There are so many details to think about when choosing a new boarding facility or when bringing your horses home, but some choices should be non-negotiable for the safety and well-being of your horses. Among these non-negotiable stipulations for your horse should be the type of fencing.
Some fencing is simply not safe for horses under any circumstances; these include barbed wire and large, square mesh. Barbed wire can easily entrap a panicked horse that tries to run through it or jump over it, ripping hide and doing career- and life-ending damage to tendons and other internal structures it exposes. Fencing made of square mesh should ideally have openings of no more than 3 inches square; any larger and you risk trapping a hoof in the fence.
If you’re putting in fencing on your own horse property, there are quite a few factors that come into play during the decision-making process, including terrain, budget, aesthetics and maintenance. All fences should be between 4 ½ and 5 feet tall (at minimum) to safely contain horses. The bottom part of the fence should be 6 to 8 inches off the ground, which will prevent foals from rolling out of the field (if you have them); it will also discourage horses from sticking their heads under the fence to graze.
Some commonly used fencing options include:
Highly visible and strong, wood fences can be expensive to install and can require a lot of maintenance. Weather and horse teeth can take a toll on even the most well-constructed board fence, necessitating regular repair and replacement of boards.
◆ Woven wire is one of the more inexpensive options for fencing, though it is recommended that the visibility of this fence be improved by using a top board or electrified tape at the top. This will also discourage horses from leaning on the fence.
◆ V-mesh wire (also called no-climb fencing) is one of the safest fencing options out there. This type of fence has a diamond pattern that makes it as effective at keeping animals out as it is in keeping horses in. The downside is cost; it is the most expensive wire fence.
◆ Smooth wire fences, though inexpensive to construct, are some of the most difficult fences for horses to see; because of this, smooth wire used for horse pastures is usually coated with white PVC and used with some sort of electric (either tape or a hot strand) to keep horses from leaning on it.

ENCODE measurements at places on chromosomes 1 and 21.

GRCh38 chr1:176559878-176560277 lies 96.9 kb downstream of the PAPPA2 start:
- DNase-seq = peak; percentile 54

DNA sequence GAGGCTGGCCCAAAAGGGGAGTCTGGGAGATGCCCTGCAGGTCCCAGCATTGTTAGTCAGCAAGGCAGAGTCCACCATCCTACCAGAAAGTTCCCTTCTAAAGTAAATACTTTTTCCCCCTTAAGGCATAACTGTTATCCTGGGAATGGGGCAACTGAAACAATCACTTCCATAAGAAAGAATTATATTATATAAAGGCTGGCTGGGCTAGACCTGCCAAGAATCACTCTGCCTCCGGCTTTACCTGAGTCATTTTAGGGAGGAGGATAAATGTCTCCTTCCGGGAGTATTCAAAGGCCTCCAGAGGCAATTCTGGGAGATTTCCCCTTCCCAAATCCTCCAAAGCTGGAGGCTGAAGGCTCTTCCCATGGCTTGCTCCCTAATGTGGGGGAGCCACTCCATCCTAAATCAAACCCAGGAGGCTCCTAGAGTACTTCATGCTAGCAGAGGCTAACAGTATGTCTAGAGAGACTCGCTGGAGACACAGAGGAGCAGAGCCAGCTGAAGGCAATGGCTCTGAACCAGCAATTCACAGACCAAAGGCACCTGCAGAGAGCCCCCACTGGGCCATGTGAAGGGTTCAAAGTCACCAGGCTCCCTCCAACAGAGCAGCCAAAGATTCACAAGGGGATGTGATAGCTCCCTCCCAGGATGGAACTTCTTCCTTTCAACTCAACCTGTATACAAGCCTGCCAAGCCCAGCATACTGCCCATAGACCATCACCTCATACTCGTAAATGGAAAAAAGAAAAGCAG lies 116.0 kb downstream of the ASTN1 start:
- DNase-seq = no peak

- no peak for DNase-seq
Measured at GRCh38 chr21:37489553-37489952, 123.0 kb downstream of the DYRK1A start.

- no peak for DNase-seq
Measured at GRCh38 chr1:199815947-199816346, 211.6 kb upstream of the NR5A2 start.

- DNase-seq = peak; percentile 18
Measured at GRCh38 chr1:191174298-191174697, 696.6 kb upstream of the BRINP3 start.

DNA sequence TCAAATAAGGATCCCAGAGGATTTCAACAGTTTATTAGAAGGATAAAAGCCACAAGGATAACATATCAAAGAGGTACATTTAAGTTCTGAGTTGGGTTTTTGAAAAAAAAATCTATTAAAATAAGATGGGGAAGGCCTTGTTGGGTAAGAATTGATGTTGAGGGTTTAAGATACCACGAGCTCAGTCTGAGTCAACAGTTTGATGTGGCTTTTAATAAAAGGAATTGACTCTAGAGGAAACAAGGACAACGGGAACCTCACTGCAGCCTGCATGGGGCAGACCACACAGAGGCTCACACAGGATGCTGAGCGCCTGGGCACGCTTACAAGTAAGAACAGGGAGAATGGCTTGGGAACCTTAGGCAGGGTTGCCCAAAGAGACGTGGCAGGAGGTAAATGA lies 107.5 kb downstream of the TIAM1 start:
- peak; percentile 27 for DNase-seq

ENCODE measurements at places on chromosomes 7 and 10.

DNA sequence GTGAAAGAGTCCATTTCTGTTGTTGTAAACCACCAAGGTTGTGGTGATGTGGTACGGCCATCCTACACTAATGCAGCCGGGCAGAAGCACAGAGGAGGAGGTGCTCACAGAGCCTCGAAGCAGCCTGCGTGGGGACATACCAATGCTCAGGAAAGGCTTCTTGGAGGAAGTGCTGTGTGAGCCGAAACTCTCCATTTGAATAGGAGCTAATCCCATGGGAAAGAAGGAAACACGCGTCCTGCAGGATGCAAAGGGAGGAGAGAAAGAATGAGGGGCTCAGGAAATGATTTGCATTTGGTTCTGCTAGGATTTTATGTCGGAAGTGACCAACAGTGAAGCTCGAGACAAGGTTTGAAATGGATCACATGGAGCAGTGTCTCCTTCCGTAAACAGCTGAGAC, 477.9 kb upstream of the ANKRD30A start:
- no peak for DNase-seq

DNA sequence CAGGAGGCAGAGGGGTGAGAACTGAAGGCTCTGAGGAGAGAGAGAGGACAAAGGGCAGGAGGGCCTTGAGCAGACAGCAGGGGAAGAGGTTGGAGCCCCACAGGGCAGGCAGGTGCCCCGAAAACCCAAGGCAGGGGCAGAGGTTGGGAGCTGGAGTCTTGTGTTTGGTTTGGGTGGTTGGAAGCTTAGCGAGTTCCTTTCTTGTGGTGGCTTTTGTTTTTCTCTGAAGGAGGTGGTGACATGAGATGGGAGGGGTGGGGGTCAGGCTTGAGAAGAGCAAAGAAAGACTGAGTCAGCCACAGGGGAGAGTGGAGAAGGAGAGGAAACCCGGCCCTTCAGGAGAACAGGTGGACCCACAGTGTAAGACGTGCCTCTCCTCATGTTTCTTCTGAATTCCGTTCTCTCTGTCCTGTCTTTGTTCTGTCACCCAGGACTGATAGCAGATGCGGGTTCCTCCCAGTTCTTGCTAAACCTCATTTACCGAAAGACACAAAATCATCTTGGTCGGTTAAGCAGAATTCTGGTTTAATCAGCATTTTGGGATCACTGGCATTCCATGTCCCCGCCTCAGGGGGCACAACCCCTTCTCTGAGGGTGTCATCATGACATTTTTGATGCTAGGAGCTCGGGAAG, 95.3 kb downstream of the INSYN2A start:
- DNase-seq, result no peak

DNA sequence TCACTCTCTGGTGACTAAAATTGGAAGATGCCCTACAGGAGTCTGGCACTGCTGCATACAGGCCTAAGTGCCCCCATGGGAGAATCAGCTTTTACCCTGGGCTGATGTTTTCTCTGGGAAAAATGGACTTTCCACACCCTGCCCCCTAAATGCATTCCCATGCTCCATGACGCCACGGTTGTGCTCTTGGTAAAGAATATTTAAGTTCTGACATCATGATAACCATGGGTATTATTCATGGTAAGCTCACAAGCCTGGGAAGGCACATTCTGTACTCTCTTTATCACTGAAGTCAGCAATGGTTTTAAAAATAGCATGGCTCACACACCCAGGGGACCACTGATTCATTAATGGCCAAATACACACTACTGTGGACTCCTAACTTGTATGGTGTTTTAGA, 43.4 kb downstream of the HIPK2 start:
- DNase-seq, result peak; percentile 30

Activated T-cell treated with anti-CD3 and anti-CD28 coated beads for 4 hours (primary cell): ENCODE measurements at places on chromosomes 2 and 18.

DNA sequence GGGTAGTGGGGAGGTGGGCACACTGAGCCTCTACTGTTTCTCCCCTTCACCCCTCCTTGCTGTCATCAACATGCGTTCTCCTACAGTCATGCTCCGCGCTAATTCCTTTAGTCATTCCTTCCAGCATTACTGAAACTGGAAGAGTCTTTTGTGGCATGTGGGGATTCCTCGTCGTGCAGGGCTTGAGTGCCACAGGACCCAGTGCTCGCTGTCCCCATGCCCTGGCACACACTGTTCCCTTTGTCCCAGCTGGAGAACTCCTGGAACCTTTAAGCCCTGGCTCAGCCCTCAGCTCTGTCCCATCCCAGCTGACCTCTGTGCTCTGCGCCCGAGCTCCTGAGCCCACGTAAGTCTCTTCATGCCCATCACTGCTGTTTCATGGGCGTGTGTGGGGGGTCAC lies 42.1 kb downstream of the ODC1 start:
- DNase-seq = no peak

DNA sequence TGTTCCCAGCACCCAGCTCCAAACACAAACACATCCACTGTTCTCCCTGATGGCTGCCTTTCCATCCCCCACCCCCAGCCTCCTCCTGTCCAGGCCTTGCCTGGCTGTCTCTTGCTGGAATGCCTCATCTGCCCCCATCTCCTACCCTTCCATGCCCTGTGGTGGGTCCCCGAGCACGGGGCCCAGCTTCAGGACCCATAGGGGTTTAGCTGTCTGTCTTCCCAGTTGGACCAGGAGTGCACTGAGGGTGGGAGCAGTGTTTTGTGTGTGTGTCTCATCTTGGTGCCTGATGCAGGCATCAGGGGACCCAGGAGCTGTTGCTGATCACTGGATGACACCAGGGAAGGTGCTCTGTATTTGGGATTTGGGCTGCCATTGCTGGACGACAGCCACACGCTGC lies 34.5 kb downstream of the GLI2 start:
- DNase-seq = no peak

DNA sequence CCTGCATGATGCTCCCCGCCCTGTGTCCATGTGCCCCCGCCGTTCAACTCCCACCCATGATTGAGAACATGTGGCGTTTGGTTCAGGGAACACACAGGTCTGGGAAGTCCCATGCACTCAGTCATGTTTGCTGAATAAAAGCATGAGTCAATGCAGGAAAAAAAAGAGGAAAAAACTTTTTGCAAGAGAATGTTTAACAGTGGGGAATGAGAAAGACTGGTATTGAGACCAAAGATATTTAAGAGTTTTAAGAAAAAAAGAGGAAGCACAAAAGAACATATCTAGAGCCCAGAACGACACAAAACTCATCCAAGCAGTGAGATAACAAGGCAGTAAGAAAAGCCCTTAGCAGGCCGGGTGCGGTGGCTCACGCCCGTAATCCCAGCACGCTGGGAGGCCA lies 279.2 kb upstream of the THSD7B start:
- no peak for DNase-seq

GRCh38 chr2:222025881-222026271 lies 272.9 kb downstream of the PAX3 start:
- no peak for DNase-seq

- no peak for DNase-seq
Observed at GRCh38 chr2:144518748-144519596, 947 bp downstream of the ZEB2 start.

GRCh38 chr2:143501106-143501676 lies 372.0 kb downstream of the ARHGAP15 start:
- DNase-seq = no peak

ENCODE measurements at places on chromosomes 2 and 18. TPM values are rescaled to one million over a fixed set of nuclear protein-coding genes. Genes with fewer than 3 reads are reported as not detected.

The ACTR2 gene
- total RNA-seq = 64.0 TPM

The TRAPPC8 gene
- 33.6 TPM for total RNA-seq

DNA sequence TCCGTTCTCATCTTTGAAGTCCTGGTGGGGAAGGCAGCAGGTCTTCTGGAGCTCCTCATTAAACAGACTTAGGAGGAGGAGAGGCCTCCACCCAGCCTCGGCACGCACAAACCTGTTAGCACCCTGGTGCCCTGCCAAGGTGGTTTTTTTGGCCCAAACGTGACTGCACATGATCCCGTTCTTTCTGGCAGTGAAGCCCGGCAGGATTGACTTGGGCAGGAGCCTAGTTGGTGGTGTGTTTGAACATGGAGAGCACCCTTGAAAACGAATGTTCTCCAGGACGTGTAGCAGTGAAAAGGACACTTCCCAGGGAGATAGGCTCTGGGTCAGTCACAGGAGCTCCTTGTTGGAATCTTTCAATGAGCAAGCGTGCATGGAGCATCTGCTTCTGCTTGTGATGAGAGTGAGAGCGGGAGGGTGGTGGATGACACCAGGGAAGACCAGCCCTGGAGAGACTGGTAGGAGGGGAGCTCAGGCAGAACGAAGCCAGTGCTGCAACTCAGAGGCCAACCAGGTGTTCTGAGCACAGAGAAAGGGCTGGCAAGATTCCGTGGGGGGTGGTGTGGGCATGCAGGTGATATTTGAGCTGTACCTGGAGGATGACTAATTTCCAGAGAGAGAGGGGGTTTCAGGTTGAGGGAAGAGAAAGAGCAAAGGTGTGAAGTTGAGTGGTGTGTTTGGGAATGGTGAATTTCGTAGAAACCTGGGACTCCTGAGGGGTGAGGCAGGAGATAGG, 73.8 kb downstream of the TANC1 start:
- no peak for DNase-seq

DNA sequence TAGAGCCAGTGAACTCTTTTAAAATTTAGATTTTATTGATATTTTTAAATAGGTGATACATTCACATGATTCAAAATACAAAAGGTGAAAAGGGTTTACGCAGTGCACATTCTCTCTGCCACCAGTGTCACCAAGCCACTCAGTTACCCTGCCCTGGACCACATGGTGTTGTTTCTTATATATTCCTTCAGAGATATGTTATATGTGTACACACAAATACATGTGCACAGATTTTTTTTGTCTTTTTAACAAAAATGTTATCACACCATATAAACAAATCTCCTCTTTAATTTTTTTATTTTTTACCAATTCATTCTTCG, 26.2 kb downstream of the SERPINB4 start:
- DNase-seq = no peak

While very visually pleasing, PVC fencing is extremely costly and is designed to break under pressure. It’s a good idea to use some type of electric fencing in conjunction with PVC fence as horses will soon learn that the boards will give if leaned on.
Though pipe steel fences are strong and durable, there is no “give” should a horse run into it. Transport and labor to install this type of fence can be high, and, once installed, modifications are difficult to make.
Electric fencing can be used by itself or in conjunction with almost any other type of fence. Electric wire and tape are inexpensive, yet they increase the effectiveness and longevity of other fencing materials by preventing horses from leaning or chewing on them. It typically takes only one run-in with a charge to keep horses away from fencelines that are hot.
No matter what type of fencing you choose, the safety of your horses should be your No. 1 priority.
Further Reading on Horse Fencing:◆ Seven Fencing Mistakes◆ Fence Maintenance
Based in Lexington, Ky., Sarah Coleman has a soft spot for chestnuts with chrome, including her off-the-track Thoroughbred, Chisholm. The pair competes in the hunters.
Great article. Personally, I would choose electric fencing :)
I used to work on a stud farm in Yorkshire, England, and we used to use the French tape system really good and light and easy to put up.
I have wooden and electric fencing. I am looking to switch to Vinyl. It has a 10 year Guarantee and is durable and safe! Its not listed in the article however.
Great article. But I hate electric fencing.
Any reason that you don't mention the RAMM, Flex Fencing?
It's a shame you didn't include Finish Line fencing. We have it on our farm; it's the absolutely best horse fencing out there. Safe, easy to install, and maintenance free.
What about RAMM PVC strap fending? That's what I have with an electric rope at the top to stop my horse from pushing the posts out. I love this stuff and I found it to be reasonably priced. Had it for 10 years and minus a little mildew (I have the white) it still looks awesome!
nice article. these fences are must for the horse yard
Not the safest horse fencing on the market, Flex Fence?
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